Good Friday The second of two group exhibitions celebrating the 15th anniversary of Saint Louis University's Museum of Contemporary Religious Art features work from the permanent collection that explores "the meaning of suffering, death, compassion, and unconditional love" through direct references to Jesus' last day. The show's explicit focus on the Christian tradition challenges the ecumenical spirit of the institution's identity as an interfaith repository, but one can also take the show as a point of departure for broader expression. It's a fine balance — the blend of faith-based inquiry and the secular standards of contemporary art. The show's strongest works mine this unusual context by being visually evocative, spiritually direct and singularly personal: Michael Tracy's monumental Triptych, 11, 12, 13, for instance, and Adrian Kellard's Lovers and Prayer of the Faithful in Ordinary Time. The latter, who died from AIDS in 1991, explores being a "gay man loved by god" in two eccentrically and emotionally wrought painted woodcarvings that move between the traditionally liturgical and explicitly kitsch in a delicate manner that only this space can entirely honor. Through April 26 at the Museum of Contemporary Religious Art, 3700 West Pine Mall Boulevard (on the Saint Louis University campus); 314-977-7170 or http://mocra.slu.edu. Hours: 11 a.m.-4 p.m. Tue.-Sun.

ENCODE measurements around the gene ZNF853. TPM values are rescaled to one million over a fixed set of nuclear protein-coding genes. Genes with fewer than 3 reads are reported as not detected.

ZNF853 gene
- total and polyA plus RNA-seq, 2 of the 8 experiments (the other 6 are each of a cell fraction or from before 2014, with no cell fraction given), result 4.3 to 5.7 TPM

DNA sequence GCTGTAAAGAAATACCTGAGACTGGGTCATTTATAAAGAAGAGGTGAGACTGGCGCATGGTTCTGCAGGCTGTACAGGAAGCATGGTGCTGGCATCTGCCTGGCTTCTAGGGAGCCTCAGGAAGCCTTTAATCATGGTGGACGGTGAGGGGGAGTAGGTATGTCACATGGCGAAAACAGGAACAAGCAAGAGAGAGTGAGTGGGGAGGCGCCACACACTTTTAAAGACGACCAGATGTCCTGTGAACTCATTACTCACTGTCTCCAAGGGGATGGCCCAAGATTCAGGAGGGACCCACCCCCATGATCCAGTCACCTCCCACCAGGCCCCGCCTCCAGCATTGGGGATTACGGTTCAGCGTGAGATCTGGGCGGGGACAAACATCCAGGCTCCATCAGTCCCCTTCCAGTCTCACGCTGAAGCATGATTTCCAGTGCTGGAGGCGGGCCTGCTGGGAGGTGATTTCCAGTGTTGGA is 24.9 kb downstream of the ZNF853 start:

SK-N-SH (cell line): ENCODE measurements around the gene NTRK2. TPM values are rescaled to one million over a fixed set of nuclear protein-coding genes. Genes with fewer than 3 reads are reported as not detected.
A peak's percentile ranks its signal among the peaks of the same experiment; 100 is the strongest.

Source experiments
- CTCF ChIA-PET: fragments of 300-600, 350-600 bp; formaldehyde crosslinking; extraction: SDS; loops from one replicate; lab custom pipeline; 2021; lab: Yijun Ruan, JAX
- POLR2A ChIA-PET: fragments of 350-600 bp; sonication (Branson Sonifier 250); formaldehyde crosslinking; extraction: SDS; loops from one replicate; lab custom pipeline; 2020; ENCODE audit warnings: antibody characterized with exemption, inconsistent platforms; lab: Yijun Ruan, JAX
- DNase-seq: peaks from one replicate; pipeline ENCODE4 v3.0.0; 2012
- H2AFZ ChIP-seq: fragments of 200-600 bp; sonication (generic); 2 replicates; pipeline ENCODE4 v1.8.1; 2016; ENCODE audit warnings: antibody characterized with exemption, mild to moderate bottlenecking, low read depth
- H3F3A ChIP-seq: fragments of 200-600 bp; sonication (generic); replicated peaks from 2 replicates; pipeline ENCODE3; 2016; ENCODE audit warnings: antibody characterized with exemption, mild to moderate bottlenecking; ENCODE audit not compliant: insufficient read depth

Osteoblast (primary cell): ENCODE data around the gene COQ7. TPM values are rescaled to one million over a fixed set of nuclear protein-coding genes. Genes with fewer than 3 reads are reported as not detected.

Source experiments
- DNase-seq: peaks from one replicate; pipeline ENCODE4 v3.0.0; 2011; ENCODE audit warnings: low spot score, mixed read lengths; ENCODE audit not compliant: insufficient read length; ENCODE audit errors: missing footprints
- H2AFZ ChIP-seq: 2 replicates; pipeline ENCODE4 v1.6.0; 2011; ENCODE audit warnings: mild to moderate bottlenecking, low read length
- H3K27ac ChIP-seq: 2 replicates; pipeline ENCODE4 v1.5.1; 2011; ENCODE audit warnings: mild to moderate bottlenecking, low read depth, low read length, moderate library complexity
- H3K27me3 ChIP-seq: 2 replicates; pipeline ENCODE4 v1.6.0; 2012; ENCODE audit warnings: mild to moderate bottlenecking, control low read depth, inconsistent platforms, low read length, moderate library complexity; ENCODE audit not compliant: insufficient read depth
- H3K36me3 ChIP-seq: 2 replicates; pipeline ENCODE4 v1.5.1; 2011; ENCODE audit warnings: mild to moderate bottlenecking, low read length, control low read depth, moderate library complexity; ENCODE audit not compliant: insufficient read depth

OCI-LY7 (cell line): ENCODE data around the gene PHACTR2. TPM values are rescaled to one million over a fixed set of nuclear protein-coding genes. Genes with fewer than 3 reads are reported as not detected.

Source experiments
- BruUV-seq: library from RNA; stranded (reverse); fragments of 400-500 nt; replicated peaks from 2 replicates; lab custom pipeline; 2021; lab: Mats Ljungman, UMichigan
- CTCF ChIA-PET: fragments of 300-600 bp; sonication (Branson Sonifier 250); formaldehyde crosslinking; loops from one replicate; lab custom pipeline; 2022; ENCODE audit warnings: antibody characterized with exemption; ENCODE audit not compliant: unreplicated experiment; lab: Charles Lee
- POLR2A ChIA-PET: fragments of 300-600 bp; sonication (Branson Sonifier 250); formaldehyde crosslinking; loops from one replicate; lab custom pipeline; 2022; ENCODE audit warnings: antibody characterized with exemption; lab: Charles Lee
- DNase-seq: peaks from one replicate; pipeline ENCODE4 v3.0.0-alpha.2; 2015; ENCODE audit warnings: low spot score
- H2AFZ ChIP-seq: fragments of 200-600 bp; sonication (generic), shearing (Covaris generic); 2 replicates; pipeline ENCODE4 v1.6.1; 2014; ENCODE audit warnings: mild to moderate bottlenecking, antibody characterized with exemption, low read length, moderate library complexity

Click here for a complete list of St. Louis art capsules.